Get Involved: Community Groups for Trainees and Fellows
There are many groups for fellows that you can join to help foster a sense of community here at NIH. The groups range from special interest groups to opportunities to gain leadership or helping to advocate for fellows on campus. Many of these groups are hosted by either the National Cancer Institute (NCI) or the Office of Intramural Training and Education (OITE).
NCI Fellows Groups
These groups are hosted specifically by the National Cancer Institute, and can serve as opportunities to gain leadership and management experiences, as well as extend your network.
CCR-FYI enhances the intramural training program, fosters communication among NCI fellows and the CCR research community, and serves as a liaison to CCR senior management on programs affecting the training experience.
All NCI fellows are invited to join the CCR-FYI Association and participate in the CCR-FYI Steering Committee meetings, which take place on the last (non-holiday) Thursday of the month through Microsoft Teams meeting.
The NIH/NCI Fellows Editorial Board offers fellows a free, confidential scientific document-editing service and gives fellows who join the Board editorial training and experience. Membership in the Editorial Board is open to all NIH or FDA fellows and other professionals upon approval of their supervisors and consultation with the senior editor of the Editorial Board. Previous editorial experience is not required.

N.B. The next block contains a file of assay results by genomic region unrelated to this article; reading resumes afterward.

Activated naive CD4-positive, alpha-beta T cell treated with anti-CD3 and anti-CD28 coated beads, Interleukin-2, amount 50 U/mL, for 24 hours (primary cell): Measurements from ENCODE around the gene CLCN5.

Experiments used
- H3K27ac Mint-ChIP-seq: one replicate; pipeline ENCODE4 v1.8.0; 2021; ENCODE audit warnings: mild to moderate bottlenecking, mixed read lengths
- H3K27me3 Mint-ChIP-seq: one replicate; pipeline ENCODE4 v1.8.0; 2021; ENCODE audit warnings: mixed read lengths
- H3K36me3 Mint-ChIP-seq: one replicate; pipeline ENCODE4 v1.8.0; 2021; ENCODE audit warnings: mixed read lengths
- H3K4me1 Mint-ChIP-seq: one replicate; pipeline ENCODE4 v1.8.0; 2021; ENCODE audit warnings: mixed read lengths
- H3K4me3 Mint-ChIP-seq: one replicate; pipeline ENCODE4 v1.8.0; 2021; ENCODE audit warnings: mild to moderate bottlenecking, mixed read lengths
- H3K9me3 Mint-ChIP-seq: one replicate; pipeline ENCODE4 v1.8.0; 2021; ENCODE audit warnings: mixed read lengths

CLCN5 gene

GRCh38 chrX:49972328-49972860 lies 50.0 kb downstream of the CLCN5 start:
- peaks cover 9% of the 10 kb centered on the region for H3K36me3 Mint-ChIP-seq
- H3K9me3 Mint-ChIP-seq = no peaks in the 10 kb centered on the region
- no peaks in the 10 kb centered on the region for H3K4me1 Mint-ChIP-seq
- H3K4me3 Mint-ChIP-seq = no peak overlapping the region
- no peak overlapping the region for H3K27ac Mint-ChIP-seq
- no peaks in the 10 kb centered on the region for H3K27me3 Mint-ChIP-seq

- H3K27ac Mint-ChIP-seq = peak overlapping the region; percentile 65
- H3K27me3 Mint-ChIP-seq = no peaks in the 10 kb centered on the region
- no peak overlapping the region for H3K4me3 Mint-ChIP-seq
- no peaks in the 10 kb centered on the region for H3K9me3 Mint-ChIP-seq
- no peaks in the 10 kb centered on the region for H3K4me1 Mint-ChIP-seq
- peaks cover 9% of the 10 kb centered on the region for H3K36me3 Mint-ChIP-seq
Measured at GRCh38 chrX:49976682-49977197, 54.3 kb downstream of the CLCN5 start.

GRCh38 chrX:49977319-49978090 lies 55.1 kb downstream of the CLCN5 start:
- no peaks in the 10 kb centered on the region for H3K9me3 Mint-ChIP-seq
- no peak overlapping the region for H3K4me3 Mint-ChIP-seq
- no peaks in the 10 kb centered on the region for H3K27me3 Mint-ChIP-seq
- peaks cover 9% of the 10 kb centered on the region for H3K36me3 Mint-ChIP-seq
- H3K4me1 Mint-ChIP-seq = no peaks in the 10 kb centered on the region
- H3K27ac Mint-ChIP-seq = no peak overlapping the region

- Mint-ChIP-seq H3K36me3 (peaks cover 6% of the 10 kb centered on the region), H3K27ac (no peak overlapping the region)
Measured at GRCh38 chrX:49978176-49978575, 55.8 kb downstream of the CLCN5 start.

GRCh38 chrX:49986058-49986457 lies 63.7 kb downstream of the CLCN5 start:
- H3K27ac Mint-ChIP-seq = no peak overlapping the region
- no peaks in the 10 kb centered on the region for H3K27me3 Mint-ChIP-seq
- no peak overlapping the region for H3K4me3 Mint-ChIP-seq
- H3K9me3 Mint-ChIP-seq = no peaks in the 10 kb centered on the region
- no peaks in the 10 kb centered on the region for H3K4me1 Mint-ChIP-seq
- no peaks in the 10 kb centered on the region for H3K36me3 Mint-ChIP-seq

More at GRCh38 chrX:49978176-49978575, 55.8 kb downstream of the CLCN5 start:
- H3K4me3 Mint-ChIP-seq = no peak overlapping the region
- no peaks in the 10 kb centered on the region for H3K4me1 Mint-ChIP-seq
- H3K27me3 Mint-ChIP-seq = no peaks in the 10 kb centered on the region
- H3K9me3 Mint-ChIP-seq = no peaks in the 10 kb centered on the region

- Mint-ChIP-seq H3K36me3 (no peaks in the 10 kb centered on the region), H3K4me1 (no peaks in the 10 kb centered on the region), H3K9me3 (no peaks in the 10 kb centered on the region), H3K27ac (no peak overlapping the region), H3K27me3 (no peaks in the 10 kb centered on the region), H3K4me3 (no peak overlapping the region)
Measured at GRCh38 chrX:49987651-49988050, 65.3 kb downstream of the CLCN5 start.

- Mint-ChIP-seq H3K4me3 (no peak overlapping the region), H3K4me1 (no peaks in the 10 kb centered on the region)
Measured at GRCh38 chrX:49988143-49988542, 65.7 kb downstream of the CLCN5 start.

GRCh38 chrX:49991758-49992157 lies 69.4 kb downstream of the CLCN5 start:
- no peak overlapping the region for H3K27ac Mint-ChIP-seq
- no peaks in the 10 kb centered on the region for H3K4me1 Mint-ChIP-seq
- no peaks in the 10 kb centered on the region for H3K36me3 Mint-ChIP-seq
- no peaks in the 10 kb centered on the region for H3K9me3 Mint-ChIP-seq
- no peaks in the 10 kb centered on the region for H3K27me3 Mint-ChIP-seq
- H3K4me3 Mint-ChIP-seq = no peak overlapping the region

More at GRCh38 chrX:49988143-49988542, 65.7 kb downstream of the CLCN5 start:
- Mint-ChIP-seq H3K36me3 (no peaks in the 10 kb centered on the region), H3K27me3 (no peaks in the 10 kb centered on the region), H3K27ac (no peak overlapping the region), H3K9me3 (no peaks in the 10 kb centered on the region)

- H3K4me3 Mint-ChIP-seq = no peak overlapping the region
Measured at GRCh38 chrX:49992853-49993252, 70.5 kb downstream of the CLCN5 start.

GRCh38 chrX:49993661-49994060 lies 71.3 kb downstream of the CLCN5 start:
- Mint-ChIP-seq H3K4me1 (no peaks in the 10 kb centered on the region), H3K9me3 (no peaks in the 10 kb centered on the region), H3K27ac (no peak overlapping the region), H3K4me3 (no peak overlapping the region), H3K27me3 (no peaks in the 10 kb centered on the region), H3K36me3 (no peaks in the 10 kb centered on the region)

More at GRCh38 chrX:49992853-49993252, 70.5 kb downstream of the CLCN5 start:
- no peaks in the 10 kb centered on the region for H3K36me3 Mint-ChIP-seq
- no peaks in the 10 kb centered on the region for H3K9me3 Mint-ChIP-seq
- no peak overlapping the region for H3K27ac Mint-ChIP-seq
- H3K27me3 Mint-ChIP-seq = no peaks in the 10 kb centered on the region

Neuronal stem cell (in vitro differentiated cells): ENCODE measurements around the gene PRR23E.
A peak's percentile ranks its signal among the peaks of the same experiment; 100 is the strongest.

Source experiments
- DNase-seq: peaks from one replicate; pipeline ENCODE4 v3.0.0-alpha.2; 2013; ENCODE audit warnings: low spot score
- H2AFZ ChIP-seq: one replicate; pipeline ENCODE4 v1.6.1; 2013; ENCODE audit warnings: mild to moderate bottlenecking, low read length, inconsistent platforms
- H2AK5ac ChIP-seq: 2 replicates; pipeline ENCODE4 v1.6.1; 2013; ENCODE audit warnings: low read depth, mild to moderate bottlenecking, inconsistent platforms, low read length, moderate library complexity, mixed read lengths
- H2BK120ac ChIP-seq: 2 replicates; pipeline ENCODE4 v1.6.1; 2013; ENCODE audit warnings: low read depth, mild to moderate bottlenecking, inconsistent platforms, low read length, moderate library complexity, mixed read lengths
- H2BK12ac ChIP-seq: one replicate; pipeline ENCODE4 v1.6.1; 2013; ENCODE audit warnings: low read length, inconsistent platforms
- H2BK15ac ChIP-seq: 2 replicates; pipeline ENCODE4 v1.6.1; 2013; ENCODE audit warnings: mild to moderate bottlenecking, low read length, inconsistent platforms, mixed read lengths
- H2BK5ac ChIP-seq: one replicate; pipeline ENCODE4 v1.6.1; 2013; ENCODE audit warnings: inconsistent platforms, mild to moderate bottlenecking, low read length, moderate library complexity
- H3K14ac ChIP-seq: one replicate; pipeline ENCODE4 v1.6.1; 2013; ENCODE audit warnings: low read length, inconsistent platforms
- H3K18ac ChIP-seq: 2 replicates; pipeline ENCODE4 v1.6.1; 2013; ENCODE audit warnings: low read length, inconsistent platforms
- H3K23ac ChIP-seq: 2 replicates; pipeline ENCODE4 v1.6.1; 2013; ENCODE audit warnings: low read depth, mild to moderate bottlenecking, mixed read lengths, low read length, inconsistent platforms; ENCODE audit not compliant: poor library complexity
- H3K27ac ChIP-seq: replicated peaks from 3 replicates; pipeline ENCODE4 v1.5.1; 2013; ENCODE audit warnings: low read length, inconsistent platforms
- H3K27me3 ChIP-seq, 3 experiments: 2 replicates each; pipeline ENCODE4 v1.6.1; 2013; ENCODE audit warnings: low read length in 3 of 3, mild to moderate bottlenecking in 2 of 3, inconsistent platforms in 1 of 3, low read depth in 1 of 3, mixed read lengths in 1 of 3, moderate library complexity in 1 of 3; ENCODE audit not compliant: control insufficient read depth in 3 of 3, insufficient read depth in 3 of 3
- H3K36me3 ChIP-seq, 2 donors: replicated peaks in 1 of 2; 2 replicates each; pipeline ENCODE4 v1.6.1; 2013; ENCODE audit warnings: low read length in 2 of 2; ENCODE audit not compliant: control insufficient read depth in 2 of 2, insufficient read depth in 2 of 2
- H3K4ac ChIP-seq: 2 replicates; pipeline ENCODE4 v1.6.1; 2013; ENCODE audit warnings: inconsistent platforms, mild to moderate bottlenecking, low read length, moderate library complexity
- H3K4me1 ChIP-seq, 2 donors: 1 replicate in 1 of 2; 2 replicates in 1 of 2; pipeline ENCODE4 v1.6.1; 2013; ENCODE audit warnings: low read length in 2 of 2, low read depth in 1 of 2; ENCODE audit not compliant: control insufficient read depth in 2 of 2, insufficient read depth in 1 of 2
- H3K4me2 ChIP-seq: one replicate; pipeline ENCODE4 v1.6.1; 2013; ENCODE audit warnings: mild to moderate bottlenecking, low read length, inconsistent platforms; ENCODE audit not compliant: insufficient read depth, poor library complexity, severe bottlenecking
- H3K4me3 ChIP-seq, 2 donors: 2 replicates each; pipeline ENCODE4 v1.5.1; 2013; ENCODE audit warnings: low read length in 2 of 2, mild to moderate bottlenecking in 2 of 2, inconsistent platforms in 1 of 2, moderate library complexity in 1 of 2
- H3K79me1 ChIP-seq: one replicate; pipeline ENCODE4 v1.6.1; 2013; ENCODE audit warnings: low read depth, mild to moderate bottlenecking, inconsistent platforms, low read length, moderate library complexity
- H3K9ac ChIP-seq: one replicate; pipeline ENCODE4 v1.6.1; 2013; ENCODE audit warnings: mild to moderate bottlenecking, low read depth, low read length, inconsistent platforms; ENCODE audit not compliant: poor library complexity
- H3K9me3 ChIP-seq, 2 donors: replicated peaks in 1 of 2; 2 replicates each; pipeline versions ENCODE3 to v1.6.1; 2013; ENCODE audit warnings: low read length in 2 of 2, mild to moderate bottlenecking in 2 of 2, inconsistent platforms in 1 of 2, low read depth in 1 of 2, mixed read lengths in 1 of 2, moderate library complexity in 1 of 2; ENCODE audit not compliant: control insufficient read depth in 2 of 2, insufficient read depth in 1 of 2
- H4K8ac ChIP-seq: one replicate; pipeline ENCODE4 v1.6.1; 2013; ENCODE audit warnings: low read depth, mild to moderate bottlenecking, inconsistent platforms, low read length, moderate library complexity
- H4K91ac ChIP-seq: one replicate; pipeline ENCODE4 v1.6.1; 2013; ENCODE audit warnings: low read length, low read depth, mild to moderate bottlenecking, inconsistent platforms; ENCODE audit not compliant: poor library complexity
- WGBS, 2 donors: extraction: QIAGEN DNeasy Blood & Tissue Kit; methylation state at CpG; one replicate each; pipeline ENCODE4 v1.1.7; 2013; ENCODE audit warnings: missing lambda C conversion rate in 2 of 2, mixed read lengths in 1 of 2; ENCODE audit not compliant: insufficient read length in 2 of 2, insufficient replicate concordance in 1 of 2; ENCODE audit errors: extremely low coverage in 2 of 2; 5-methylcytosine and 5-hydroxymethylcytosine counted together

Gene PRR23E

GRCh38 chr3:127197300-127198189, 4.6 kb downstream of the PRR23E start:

The NCI Education and Outreach Program connects scientists with schools in the communities surrounding the NCI campuses. This program aims to enhance our next generation of scientist's STEM experiences from elementary school through high school, while empowering teachers to provide high-quality science education.
The Trainee Technology Advisory Group (TTAG) was developed to improve and address key issues in the tools and resources available in the current NCI training environment. TTAG's goal is to define the scope and features we should prioritize and ensure that we develop technologies and resources that will be useful to all trainees. TTAG will meet with CCT leadership and our development team several times a year for updates and feedback and may be called upon to participate in workshops, alpha tests, and similar engagements. If interested, please contact NCICCTTTAG@mail.nih.gov.